Memphis collective Hypnotize Minds, led by Three 6 Mafia and Project Pat, have taken gangsta rap to some of its darker extremes. Led by in-house producers DJ Paul and Juicy J, the label became known for its pulsating, menacing beats and uncompromisingly thuggish lyrics. However, in the mid-2000s, the group began attaining more mainstream popularity, eventually culminating in the Three 6 Mafia winning an Academy Award for the song "It's Hard Out Here for a Pimp" from Hustle and Flow.

Midwest gangsta rap originated in the mid 1990's and rose to major prominence in the 2000s. Midwest Hip Hop was originally distinctive for its faster-paced flow. This is evident in the styles of the earliest Midwestern rappers to release albums, Chicago's Twista and Cleveland's Bone Thugs-n-Harmony. Bone Thugs, known for their fast, harmonizing vocals coupled with an ultra-quick rap delivery, would achieve major success with their critically-acclaimed 1995 album E 1999 Eternal, which featured a major hit in the Grammy-winning "Tha Crossroads."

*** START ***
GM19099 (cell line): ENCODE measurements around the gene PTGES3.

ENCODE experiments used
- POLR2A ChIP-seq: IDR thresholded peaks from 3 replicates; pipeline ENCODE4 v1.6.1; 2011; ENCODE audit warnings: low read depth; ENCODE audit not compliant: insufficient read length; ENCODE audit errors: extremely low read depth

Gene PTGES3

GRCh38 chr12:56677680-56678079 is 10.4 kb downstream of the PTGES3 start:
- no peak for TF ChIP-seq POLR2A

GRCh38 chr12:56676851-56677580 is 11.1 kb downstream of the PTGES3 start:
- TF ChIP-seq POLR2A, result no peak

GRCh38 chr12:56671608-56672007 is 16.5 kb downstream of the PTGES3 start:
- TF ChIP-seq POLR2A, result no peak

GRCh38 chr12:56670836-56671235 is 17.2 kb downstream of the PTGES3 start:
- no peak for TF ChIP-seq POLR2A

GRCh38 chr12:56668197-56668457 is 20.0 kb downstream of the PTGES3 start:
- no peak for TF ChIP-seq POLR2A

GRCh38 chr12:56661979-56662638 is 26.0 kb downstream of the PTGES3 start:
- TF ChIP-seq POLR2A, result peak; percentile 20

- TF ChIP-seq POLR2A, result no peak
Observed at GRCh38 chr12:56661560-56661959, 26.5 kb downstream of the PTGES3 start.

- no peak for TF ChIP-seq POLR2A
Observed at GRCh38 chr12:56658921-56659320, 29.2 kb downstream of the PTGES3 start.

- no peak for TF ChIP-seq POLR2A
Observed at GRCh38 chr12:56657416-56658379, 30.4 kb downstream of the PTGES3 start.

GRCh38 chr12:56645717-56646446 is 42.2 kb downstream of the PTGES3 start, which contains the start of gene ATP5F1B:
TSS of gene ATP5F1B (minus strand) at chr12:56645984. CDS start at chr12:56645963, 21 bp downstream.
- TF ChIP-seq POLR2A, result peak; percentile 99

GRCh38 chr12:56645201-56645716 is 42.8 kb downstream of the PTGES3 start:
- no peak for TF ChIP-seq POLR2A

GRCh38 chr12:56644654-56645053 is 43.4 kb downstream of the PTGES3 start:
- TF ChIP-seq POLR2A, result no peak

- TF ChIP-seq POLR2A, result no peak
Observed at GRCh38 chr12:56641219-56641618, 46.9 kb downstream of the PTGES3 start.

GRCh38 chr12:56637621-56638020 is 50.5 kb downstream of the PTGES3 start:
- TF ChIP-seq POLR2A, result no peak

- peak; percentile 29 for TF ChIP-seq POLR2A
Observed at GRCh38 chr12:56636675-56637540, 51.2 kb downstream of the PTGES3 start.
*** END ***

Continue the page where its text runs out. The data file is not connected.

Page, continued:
Houston first came on to the national scene in the late 1980s with the violent and disturbing stories told by the Geto Boys, with member Scarface achieving major solo success in the mid-90s.

In the early 2000s Houston, also known as the "3rd coast", exploded into the forefront of Southern hip hop, with commercially successful acts like Mike Jones, Slim Thug, Lil Flip, Chamillionaire and Paul Wall. UGK now calls Houston home although they are originally from Port Arthur, Texas. UGK, which consists of Bun B and Pimp C (deceased), are considered Texas underground legends and have been enormously influential on southern hip hop since the 1980s.